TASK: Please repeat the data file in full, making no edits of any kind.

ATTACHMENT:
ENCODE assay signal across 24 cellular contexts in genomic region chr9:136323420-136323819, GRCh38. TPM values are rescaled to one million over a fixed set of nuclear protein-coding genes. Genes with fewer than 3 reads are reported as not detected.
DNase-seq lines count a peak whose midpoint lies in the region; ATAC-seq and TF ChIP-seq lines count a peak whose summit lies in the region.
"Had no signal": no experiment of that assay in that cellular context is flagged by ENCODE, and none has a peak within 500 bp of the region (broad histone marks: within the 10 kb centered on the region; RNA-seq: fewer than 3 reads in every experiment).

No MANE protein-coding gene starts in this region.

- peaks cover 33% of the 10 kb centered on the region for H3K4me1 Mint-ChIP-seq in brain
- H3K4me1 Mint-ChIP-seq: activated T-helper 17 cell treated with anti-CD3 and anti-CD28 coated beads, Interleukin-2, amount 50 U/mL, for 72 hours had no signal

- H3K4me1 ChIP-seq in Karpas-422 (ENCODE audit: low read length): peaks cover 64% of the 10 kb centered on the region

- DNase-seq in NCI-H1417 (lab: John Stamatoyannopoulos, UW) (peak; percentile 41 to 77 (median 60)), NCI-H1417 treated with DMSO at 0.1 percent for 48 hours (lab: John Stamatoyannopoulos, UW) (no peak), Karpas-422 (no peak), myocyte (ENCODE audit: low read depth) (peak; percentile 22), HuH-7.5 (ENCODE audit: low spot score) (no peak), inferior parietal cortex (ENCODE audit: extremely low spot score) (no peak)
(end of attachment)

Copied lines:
ENCODE assay signal across 24 cellular contexts in genomic region chr9:136323420-136323819, GRCh38. TPM values are rescaled to one million over a fixed set of nuclear protein-coding genes. Genes with fewer than 3 reads are reported as not detected.
DNase-seq lines count a peak whose midpoint lies in the region; ATAC-seq and TF ChIP-seq lines count a peak whose summit lies in the region.
"Had no signal": no experiment of that assay in that cellular context is flagged by ENCODE, and none has a peak within 500 bp of the region (broad histone marks: within the 10 kb centered on the region; RNA-seq: fewer than 3 reads in every experiment).

No MANE protein-coding gene starts in this region.

- peaks cover 33% of the 10 kb centered on the region for H3K4me1 Mint-ChIP-seq in brain
- H3K4me1 Mint-ChIP-seq: activated T-helper 17 cell treated with anti-CD3 and anti-CD28 coated beads, Interleukin-2, amount 50 U/mL, for 72 hours had no signal

- H3K4me1 ChIP-seq in Karpas-422 (ENCODE audit: low read length): peaks cover 64% of the 10 kb centered on the region

- DNase-seq in NCI-H1417 (lab: John Stamatoyannopoulos, UW) (peak; percentile 41 to 77 (median 60)), NCI-H1417 treated with DMSO at 0.1 percent for 48 hours (lab: John Stamatoyannopoulos, UW) (no peak), Karpas-422 (no peak), myocyte (ENCODE audit: low read depth) (peak; percentile 22), HuH-7.5 (ENCODE audit: low spot score) (no peak), inferior parietal cortex (ENCODE audit: extremely low spot score) (no peak)